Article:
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Freedom From the Press?
The relationship between a university and its student newspaper is typically one of give and take. Some of this professional courtesy, however, has fallen by the wayside at the University of Nebraska at Lincoln.
In response to numerous sweeping Freedom of Information Act (FOIA) requests by The Daily Nebraskan, the university is now denying student reporters direct access to top administrators for interviews. All information and comment previously sought from these individuals must now be gathered from the institution’s public relations office.
The administration claims the student newspaper’s recent history of seeking broad and, some argue, pointless FOIA requests of the university has burdened their previously harmonious working relationship. Student journalists at The Nebraskan , however, maintain that their document requests are within reason and that the university’s new policy of shielding administrators from interviews is hurting the newspaper’s coverage.
The student newspaper went public with the dispute in a fiery staff editorial explaining to its readers what some might see as a lapse in its typically even-handed coverage.
“Let us explain the situation our reporters are encountering,” the editorial reads. “These people, mainly administrators, aren’t talking to us. Therefore, we can’t interview them. Without interviews, we can’t quote them in our stories.”
Katie Steiner, the newspaper’s managing editor, said problems began near the beginning of the academic year when the newspaper’s projects desk, a new investigative reporting division, started making FOIA requests of the university for various stories it was pursuing. Such calls for public documents were nothing new for either party. Steiner notes that the newspaper often makes numerous requests of the university each year, including, for example, requests for the full public schedules of the chancellor and other administrators. This time, however, the nature of some of the newspaper’s recent requests did not sit well with the administration.
“They have a pattern of asking for broad, sweeping documents without any effort to or pretense of having a story,” said Harvey Perlman, chancellor of the university, noting that the university has ultimately honored all requests that fall under the jurisdiction of the state’s public records law. “They just want to randomly walk through records.”
At the crux of the dispute, Steiner said, is a recent Daily Nebraskan request for all other FOIA requests made of the university throughout the past four years and a list of the institution’s formal response to each. Among other requests, Perlman said the newspaper has also requested blanket e-mail correspondences between administrators during specific time periods and the university’s automotive expenditures for the year.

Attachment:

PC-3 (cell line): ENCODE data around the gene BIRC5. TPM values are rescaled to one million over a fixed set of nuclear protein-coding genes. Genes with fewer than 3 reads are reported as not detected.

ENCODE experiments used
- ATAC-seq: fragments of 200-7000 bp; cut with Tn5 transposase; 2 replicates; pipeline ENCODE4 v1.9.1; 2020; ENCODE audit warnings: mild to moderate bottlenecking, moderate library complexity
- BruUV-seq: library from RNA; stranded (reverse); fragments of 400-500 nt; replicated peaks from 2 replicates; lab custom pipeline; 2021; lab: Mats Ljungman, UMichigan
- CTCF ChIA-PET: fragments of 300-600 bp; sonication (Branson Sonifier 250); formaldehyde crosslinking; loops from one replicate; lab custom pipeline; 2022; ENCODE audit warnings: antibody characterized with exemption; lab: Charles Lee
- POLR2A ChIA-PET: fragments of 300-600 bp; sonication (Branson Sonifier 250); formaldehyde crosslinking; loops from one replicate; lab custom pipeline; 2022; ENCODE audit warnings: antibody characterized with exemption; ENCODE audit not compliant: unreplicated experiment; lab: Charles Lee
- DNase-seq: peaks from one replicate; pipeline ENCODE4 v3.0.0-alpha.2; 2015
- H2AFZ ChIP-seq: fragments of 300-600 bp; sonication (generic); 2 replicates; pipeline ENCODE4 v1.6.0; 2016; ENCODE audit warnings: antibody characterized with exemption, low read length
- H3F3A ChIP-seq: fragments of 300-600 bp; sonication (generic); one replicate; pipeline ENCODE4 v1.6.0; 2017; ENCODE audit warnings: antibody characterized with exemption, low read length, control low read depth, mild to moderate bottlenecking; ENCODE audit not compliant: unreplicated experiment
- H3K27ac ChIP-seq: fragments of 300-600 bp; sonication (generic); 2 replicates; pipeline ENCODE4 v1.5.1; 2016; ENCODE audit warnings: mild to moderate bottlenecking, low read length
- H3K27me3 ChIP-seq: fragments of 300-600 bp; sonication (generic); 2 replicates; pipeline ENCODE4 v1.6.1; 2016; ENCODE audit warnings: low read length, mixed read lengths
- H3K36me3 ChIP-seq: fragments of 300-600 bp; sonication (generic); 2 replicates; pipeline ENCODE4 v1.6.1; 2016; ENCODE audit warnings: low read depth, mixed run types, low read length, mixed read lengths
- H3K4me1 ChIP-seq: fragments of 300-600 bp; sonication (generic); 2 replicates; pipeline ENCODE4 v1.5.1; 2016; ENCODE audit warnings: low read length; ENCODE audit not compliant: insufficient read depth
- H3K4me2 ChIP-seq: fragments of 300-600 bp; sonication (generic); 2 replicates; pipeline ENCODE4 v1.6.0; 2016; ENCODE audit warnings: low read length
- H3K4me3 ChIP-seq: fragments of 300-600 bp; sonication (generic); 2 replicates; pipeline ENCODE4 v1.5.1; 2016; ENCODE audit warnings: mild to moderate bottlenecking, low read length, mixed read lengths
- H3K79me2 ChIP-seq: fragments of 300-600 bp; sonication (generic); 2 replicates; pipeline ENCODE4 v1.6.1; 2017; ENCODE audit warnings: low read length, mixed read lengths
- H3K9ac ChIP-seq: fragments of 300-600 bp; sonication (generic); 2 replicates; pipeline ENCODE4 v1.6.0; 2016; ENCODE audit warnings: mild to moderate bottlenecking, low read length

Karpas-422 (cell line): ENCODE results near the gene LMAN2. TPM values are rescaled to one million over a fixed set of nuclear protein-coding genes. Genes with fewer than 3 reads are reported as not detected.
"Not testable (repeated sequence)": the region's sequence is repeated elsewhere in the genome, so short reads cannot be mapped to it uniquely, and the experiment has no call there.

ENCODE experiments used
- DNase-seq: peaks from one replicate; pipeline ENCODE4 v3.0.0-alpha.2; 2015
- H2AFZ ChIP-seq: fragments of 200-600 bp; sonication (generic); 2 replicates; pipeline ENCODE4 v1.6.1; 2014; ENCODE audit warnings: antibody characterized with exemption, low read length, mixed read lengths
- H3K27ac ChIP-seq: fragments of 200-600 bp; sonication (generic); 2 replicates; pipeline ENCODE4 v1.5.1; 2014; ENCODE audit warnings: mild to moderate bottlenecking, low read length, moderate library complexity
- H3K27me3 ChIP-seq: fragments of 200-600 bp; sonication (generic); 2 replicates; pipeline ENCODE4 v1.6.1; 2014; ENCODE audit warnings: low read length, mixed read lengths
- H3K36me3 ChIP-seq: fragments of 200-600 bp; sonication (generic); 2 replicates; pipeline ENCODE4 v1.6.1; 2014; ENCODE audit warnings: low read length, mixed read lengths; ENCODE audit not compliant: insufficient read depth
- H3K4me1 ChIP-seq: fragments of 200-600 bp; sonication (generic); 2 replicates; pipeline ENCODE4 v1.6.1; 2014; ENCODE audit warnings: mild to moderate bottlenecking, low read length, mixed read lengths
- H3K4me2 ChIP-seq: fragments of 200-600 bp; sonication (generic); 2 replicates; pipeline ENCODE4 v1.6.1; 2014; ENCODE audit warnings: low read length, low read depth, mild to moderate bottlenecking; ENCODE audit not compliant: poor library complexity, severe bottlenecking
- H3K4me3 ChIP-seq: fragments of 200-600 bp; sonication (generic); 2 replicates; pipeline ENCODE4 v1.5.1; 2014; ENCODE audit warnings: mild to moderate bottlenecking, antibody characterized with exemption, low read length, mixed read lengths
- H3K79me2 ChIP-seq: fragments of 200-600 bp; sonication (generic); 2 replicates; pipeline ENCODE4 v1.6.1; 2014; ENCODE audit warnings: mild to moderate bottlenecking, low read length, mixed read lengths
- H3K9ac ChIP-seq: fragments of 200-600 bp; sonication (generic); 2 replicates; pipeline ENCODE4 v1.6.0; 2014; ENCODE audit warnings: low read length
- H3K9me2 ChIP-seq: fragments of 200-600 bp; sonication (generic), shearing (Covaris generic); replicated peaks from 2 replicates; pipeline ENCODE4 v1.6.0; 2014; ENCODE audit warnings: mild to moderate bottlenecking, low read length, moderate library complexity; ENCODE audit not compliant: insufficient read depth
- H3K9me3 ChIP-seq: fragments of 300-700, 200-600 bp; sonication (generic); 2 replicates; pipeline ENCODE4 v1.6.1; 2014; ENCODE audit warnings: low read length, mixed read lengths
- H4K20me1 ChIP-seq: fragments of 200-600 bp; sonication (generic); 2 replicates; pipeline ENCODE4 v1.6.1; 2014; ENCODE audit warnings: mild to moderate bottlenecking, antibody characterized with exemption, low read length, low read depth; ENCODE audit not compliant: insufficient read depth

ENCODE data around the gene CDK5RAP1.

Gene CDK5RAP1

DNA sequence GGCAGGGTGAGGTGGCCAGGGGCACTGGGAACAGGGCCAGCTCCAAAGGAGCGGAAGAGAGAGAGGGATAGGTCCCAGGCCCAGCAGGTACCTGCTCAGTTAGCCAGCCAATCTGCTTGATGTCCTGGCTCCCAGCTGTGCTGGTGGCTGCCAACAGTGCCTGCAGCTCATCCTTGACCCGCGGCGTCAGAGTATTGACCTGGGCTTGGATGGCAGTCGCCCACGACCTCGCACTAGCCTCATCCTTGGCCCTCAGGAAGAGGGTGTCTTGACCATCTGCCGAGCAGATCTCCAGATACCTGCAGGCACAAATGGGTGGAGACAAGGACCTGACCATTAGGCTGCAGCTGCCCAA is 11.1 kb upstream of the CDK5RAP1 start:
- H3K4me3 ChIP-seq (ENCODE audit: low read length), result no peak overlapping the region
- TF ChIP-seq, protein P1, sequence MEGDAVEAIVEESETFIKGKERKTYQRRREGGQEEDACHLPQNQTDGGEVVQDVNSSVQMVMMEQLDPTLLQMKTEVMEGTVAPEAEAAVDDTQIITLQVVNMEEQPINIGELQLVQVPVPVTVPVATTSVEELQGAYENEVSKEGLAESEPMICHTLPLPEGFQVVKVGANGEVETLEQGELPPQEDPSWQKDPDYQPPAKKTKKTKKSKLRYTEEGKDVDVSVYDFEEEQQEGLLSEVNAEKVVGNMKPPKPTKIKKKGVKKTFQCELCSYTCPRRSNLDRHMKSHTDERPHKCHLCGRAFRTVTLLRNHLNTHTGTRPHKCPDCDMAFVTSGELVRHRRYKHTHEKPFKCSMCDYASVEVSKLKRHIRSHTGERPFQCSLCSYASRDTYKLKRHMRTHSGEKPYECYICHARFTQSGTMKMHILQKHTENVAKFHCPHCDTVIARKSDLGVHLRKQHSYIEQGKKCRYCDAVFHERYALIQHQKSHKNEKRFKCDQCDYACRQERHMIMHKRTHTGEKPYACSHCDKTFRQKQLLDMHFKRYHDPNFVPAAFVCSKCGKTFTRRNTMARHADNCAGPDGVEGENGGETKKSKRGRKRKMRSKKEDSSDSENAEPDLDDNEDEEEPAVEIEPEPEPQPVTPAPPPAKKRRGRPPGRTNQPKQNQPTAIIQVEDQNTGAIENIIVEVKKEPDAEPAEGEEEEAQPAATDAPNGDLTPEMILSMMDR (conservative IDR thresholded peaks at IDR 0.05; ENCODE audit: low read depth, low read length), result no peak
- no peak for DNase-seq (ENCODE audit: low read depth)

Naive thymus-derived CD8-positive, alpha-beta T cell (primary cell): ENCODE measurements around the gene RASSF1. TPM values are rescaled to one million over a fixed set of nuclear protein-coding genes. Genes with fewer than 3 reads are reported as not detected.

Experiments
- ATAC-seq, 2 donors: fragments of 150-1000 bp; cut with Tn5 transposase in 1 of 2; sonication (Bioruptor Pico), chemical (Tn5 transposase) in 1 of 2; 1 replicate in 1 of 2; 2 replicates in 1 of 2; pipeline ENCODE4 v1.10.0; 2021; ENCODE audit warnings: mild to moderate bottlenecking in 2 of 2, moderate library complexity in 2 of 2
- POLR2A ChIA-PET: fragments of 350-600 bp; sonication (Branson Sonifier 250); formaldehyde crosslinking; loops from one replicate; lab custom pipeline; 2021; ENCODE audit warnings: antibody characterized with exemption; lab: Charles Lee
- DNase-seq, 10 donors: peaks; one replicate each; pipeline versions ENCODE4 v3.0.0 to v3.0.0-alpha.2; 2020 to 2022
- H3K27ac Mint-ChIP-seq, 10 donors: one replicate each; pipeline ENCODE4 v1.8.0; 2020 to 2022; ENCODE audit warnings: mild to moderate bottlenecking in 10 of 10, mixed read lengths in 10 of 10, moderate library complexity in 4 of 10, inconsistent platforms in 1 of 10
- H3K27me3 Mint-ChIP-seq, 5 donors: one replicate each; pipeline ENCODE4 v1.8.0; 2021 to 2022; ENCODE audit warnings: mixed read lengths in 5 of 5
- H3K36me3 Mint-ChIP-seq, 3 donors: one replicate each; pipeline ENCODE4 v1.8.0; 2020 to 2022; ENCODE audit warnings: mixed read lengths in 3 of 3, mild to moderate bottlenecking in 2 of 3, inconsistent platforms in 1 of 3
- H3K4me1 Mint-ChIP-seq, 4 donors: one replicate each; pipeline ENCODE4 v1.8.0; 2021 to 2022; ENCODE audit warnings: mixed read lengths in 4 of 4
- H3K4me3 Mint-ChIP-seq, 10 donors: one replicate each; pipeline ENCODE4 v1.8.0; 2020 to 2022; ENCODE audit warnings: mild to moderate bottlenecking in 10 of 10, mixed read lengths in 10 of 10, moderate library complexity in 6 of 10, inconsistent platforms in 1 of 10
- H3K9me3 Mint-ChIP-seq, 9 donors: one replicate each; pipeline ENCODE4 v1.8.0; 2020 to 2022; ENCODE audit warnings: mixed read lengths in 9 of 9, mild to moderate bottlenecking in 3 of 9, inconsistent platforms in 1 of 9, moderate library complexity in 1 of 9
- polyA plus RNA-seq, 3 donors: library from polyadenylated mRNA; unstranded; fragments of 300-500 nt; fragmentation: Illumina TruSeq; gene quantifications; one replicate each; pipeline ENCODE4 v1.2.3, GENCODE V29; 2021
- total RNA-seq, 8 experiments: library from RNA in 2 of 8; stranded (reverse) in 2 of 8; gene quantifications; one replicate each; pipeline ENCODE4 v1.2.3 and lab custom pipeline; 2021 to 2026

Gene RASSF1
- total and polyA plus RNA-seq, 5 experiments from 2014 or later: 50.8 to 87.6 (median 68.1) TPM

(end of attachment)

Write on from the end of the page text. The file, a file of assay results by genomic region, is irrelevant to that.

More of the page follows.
FOIA requests are often met with intense questioning, Steiner said, adding that she is often asked why the newspaper is seeking certain information. She claims that other local newspapers do not have their formal requests treated with such a high level of anxiety. Perlman, however, said the administration and the newspaper have often worked on a much more informal basis in the past, noting that the university usually has provided documents requested by the newspaper without formal FOIA documentation.
What Perlman views as a change in the newspaper’s previously congenial working relationship with the administration has led him and the university to deny it access to interview certain top administrators, who have typically been available for comment.
“They decided the relationship would be managed by the Freedom of Information Act,” Perlman said, noting that administrative staff are using a considerable amount of time and resources to meet the requests of the newspaper. “Now, I’m not one who rebels against the Freedom of Information Act. There are times when it’s an important tool of the media. Public agencies ought to be open. Still, these broad, sweeping requests for information without a story and a pattern to suggest that they don’t use the data struck me. Our senior staff is not going to be interviewed. Our news director will provide information, because I’m not going to take the time to do it as long as they’re going to file these crazy requests.”
Steiner, formerly a reporter on the administrative beat, said the relationship between the newspaper and the administration did not use to be so sour. She used to be able to call Perlman and other top administrators directly for stories and receive comment. Now, Steiner’s junior reporters must contact an official in the university’s public relations office for additional information and comment, if there is any. This is even the case, she said, for stories that are not all that controversial or critical of the university.
“It’s a top-down policy,” Steiner said, noting that other local papers are not treated this way, and have direct access to administrators for comment. “We would not have even known about this if it weren’t for an e-mail a former reporter got from Perlman’s office that says, ‘If you get a reporter, they have to be sent to the public relations office.’ Our readers deserve to know what’s going on, and that’s hard when the administration is shutting off access.”
Perlman said he, too, is not pleased with the situation and would prefer the two parties reach an agreement. If the newspaper withdraws its many FOIA requests, Perlman said the administration would reopen itself to student reporters.
“I hate it,” Perlman said of the current relationship between the newspaper and the university. “I’ve always tried to be open. I’d be delighted if we could go back to where we were. As it is, it’s been difficult. I don’t like this. I’d rather be open and engaging with students."
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